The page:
+ The FORTE, Fast On-orbit Rapid Recording of Transient Events, satellite, launched in August 1997, was a satellite test-bed for nuclear-detonation-detection technologies. Weighing less than 100 pounds and built of graphite-reinforced epoxy (the first of its kind to go into space), the small, long craft was essentially an antenna attached to a capsule-shaped array of solar panels, giving the satellite a distinctive fish-skeleton appearance. The satellite was lauded by Discovery magazine as one of most innovative advancements in aerospace technology, and it explored a 30-year problem of discriminating between electro-magnetic pulses (EMPs) caused by nuclear explosions and those caused by other natural or manmade sources.
+ The Cibola Flight Experiment, launched in March 2007, tested eight new technologies-among them whether a specially designed supercomputer could survive the rigors of space. Because spacecraft are constantly bombarded by high-energy particles trapped in Earth's magnetic field, computers and computer equipment can fail in the harsh environment. Moreover, high-powered computing requires a lot of energy, yet space travel requires low weight and small packages. Cibola's supercomputer is testing new power sources and new strategies for hardening crucial computer components as well as new treaty verification technologies.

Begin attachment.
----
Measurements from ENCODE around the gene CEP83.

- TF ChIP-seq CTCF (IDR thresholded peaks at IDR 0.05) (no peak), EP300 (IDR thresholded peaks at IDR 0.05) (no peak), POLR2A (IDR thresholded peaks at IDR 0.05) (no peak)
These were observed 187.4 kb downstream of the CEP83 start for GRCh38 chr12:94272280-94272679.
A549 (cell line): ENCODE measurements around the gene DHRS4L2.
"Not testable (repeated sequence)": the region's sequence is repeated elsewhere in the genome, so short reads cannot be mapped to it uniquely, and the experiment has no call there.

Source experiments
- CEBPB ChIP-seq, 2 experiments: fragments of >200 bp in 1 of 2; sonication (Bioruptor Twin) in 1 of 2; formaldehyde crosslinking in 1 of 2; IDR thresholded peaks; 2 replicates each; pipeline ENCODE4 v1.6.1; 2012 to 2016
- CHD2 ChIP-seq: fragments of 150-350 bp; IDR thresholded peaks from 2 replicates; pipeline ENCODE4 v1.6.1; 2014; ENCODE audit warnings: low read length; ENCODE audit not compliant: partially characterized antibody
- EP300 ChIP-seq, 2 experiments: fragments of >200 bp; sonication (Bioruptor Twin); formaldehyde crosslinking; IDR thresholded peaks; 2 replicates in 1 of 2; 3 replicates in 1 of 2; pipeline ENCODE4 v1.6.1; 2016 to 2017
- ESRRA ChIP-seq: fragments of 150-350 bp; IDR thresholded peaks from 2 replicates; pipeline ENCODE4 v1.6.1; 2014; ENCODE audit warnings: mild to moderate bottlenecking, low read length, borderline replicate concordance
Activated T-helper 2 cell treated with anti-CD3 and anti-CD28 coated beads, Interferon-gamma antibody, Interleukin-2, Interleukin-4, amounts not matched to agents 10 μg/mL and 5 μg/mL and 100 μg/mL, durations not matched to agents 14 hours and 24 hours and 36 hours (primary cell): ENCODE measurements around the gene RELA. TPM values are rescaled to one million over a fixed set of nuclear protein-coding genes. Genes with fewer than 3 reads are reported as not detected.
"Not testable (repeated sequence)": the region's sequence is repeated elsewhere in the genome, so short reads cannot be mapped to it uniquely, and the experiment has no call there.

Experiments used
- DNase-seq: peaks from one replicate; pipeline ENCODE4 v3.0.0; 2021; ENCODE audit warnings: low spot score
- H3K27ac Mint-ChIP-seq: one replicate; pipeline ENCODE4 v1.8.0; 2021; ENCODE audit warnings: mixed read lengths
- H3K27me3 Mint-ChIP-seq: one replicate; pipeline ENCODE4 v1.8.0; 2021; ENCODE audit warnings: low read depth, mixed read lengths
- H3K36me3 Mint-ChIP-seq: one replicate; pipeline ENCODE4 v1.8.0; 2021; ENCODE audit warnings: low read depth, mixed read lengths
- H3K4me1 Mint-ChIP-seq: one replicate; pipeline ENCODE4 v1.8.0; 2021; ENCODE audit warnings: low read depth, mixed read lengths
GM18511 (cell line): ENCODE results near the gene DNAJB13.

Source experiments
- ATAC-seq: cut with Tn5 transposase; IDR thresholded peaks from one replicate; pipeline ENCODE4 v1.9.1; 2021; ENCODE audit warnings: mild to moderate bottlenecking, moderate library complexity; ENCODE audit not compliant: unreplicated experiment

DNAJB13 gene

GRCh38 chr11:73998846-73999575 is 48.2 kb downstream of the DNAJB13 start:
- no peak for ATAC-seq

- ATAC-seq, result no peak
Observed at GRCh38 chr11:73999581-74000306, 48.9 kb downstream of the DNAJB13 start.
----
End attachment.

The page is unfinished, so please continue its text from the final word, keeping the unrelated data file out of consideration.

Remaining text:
+ In December 2010 Los Alamos scientists launched four satellites known as "cubeSats," each of which is tiny enough to be held in a human hand. These unique craft, part of the Perseus Program, demonstrated the ability to quickly build and launch a useful, low-cost satellite. They also helped validate a Los Alamos design methodology of using simple, off-the-shelf components to accomplish a specific mission. The tiny spacecraft showcased communication- and data-collection capabilities, as well as a major new space capability for the Laboratory.
In addition to these missions, Los Alamos space technology deployed on scientific satellites has helped scientists worldwide determine the elemental composition of the surface of the moon, including the presence of water; understand the structure and dynamics of the Van Allen radiation belts; characterize the moons of Saturn; study the origin of gamma ray bursts and supernovae; and, most recently, with key instruments aboard the Curiosity Rover, help characterize the Martian landscape.
"The capabilities and technologies we have developed and demonstrated in support of our treaty verification mission have also found wide application in basic space research, enabled our participation in multiple NASA projects and led to a number of important discoveries," said Kevin Saeger, leader of Los Alamos's Intelligence and Space Research Division.
"It's a source of great pride to ISR Division employees to be able to support national security and at the same time participate in the human quest for greater knowledge and understanding of the universe."
An exhibit that includes highlights of Los Alamos National Laboratory's 50
years of space-based treaty verification, starting with Vela, is on display at
U.S. Department of Energy Headquarters in Washington, D.C. The exhibit will next
go to the U.S. Air Force's Space and Missile Systems Center in Los Angeles, and
later to Patrick Air Force Base in Florida, key partners in the national program
for space-based nuclear detonation detection.